Braden Blair: Bullied Boy With Developmental Issues Asks School To Help His Tormentors, Not Punish Them [Video]

Heather Tooley

10-year-old Braden Blair is a highly intelligent boy who is experiencing vision problems and developmental issues. Inherently, the child tolerates his share of bullying -- and has for years. Braden doesn't want his elementary school to punish those bullying him, however. Alternatively, he's asking that the bullies get the help it takes to help change their way of thinking, the New York Daily News reports.

One of the most common ways bullying is handled involves some sort of disciplinary action, but Braden opts for a different route to combat a problem almost every school in the nation faces on a daily basis.

KBOI 2 News covers this story about a wise student from Chaparral Elementary School in Meridian, Idaho submitting an idea to his school that will help him and others who torment other kids.

Young Braden says that it can hurt when fellow students poke fun at him. He says he feels like he's "invisible" sometimes because he doesn't have many friends and "even the most dumb thing can hurt your feelings."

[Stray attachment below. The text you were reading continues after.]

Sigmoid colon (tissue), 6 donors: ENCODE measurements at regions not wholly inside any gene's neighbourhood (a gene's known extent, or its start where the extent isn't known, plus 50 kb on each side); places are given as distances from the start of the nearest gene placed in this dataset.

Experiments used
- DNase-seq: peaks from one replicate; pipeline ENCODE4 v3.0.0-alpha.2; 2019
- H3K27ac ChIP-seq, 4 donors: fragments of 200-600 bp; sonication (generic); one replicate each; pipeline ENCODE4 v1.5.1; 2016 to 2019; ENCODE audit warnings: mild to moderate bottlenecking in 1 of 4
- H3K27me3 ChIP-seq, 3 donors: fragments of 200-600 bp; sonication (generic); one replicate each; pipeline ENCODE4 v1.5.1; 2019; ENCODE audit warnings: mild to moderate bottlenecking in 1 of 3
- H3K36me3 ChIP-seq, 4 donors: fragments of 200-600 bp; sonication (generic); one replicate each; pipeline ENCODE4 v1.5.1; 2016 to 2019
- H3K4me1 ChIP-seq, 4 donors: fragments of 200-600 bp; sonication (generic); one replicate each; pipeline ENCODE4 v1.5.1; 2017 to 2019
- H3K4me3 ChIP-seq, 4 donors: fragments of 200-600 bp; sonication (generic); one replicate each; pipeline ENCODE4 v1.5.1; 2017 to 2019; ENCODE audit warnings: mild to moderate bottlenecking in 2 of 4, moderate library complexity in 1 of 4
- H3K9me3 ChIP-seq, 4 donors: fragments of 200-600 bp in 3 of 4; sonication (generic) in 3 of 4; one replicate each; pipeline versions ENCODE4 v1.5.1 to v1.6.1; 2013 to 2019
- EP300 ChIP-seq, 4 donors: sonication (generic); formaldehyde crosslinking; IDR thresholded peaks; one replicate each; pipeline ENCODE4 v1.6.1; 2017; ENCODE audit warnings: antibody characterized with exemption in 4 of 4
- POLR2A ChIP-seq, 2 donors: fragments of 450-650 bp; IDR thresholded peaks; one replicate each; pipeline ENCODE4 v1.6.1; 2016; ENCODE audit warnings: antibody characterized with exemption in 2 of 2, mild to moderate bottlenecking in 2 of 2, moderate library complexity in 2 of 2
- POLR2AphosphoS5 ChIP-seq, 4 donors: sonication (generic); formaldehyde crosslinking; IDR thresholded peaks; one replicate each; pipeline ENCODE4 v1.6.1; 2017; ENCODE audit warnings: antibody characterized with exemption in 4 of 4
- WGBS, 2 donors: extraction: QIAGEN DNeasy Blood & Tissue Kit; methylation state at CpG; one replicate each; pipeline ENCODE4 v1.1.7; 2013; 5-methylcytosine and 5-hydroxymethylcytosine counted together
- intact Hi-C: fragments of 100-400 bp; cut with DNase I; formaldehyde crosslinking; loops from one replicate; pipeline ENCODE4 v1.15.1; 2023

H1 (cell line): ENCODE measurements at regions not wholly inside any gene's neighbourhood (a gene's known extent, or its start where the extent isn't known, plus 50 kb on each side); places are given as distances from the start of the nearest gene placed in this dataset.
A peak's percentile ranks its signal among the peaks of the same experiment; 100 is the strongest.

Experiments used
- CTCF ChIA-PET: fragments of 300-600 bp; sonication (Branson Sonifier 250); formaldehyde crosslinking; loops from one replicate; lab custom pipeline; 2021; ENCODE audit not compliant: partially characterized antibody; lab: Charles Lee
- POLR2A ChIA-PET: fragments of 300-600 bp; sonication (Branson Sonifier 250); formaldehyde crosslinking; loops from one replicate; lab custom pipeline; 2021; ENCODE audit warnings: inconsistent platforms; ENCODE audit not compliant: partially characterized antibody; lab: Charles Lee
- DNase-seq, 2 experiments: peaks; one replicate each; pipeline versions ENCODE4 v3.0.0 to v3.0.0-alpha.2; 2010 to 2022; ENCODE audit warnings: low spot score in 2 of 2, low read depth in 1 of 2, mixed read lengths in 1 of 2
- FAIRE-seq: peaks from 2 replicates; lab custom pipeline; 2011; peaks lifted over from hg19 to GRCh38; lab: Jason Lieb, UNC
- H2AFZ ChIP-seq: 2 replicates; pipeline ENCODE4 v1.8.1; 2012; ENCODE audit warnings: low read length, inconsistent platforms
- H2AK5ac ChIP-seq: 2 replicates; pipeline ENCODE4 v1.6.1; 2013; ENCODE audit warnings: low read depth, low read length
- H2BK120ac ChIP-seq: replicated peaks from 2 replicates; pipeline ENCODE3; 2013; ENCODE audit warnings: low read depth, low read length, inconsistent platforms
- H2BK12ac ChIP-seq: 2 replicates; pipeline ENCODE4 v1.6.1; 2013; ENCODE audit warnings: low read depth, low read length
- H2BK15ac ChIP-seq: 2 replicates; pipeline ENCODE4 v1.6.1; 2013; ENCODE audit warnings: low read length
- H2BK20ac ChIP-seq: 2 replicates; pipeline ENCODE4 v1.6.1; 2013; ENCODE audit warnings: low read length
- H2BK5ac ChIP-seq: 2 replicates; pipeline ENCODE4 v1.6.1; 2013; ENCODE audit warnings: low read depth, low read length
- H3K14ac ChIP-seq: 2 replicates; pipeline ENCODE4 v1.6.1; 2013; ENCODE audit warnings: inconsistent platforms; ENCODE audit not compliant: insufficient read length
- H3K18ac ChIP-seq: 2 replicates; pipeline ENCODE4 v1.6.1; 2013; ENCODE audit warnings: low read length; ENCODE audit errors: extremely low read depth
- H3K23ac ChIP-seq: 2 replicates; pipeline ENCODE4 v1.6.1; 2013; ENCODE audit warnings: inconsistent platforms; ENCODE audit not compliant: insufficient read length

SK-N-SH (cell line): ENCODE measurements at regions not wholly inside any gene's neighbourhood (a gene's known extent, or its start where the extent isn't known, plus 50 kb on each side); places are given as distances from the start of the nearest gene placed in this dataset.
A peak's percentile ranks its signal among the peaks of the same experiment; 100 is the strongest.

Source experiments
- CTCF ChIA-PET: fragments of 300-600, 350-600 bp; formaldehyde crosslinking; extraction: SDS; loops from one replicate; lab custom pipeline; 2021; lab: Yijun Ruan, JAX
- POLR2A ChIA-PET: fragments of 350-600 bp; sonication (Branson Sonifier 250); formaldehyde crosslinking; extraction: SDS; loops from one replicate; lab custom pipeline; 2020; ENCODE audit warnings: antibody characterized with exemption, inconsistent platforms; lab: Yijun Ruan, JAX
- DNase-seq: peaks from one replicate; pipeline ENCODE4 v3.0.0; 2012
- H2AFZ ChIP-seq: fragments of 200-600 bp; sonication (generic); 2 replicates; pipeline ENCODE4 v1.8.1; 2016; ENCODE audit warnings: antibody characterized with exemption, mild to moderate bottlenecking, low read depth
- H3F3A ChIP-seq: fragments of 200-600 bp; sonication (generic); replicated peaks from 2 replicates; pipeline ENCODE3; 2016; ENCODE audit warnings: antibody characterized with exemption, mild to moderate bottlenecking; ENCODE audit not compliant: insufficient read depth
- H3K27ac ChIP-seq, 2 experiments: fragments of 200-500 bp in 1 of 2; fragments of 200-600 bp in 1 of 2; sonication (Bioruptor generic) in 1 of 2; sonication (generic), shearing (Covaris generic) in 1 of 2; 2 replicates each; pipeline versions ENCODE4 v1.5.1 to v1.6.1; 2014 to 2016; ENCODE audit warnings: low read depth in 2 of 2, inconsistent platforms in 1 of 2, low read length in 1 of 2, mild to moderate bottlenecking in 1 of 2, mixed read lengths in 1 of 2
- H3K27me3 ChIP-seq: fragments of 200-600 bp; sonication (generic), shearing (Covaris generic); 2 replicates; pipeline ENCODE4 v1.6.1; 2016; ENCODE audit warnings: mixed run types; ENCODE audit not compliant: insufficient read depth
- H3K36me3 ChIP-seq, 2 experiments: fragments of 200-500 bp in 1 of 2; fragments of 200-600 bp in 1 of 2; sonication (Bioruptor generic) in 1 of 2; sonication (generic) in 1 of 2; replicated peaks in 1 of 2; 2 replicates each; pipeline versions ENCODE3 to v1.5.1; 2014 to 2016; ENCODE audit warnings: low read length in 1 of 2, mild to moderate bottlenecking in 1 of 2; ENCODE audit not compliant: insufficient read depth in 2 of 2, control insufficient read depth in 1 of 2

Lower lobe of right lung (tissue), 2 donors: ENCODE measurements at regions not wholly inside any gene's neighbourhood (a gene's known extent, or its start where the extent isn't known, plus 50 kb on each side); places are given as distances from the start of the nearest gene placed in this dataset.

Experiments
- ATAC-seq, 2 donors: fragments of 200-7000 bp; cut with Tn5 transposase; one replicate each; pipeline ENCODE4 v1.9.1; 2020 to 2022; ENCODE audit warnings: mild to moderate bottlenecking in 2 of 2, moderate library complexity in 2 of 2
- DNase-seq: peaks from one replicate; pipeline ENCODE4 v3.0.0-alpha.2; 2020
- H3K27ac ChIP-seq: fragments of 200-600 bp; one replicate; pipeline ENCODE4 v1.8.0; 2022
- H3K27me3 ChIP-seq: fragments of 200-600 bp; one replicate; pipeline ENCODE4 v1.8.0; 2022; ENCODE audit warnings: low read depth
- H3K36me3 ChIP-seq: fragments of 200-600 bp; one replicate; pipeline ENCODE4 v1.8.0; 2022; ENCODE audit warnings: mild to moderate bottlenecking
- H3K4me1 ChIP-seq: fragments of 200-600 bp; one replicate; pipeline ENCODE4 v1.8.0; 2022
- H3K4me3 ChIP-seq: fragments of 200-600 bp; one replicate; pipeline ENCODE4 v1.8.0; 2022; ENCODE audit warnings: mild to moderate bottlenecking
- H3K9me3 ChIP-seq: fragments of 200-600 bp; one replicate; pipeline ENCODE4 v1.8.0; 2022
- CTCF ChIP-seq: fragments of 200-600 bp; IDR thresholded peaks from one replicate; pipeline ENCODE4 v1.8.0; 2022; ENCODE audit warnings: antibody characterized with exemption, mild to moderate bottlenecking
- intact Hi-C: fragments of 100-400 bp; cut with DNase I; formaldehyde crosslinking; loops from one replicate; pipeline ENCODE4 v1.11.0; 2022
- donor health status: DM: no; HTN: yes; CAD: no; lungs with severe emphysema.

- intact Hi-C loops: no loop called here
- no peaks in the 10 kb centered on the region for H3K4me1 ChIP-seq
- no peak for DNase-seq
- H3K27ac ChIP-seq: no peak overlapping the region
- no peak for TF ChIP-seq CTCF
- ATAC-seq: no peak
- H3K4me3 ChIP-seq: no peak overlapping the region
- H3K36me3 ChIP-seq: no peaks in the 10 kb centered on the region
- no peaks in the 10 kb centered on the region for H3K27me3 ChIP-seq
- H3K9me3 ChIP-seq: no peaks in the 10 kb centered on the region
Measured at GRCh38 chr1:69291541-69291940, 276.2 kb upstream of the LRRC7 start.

Braden Blair wants other kids to understand how it feels to be bullied. He feels with some good information and counseling, maybe people will learn how it can really affect others. Braden's mother, Kris Drost, agrees. She extols the school's efforts -- saying they do a great job of dealing with bullies.

On Tuesday, the fourth-grader came up with some ideas after coming home on how to deal with bullying. He gave his ideas to the counselors and let them know that he'd like kids who verbally bully other kids to have to discuss it with a teacher or counselor and forget punishing them. Braden says the ones who bully are the ones he thinks need to talk to someone the most.

"People bully other people sometimes because they don't understand," Braden says.

The 10-year-old's mother says when he was in first grade he put up with bullying until the teacher had him sit in front of the classroom and explained his condition to the class. After the teacher educated the class on why Braden was a little bit different, the bullying practically stopped. She says that some of those tormentors even became friends of Braden's.

Drost adds that school administrators frequently talk about bullying to the entire class instead of confronting a student about his or her actions. This has helped somewhat with the bullying problem, she says.

[Image via KBOI 2 News]